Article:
The Other Black History

The Past as Progress

On May 13, Florida Governor Lawton Chiles signed into law a measure requiring public schools to teach black history. The black history law requires lessons on slavery, the passage of slaves to America, abolition, and the contributions of blacks to American society. "The history of African-Americans must not be minimized or trivialized," Chiles said. "The lessons of history should not be limited to one month or one day on the school-year calendar."

Like Governor Chiles, I agree that a people's history should not be limited to one month of the year, especially the shortest month of the year. But more important than the time constraints placed on the learning of black history is what kind of black history the state education department and local school boards will mandate. My concern is that black history is being taught from only one perspective: victimization.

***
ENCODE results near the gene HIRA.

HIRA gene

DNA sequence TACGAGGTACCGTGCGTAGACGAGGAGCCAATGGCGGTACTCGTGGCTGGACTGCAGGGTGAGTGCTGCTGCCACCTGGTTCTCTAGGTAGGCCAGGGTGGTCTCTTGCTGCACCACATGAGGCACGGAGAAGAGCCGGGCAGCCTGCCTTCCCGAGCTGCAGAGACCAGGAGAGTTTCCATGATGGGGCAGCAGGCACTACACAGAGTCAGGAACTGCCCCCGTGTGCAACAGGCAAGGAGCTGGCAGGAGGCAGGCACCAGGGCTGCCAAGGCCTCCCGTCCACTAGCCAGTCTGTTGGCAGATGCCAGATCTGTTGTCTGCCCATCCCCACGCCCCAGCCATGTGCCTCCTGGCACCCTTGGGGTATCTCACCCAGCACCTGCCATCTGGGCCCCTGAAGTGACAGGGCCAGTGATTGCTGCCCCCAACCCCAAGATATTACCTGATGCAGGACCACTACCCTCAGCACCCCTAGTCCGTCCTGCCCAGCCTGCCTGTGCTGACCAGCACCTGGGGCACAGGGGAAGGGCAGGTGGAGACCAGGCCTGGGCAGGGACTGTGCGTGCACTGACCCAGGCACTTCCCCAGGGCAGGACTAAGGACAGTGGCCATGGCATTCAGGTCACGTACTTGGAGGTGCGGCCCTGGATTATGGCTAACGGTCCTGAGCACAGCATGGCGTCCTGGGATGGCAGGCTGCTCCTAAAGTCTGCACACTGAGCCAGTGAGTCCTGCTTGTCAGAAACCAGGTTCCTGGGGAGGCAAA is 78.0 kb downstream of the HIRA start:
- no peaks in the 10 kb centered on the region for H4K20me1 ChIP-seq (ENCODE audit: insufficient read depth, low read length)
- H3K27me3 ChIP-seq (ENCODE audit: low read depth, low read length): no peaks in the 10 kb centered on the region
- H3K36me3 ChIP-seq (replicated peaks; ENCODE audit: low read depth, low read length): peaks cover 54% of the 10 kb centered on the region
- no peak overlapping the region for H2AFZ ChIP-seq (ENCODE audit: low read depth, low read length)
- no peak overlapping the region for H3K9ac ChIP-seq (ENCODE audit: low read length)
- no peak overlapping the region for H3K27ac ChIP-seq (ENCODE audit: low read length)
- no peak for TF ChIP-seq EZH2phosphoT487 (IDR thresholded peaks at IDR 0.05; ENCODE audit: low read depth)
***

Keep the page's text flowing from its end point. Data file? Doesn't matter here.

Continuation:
Black History Month has become boring. Every year it follows the same predictable path: Martin Luther King, the civil rights movement, Brown v. Board of Education, segregation, and endless stories about the ordeal of slavery. This only helps to promote what Black History Month was supposed to eliminate: the myth that black Americans are historical victims of racism and have never contributed anything to the building of America except through slave labor. The spirit of self-reliance, an integral part of the black American heritage,...

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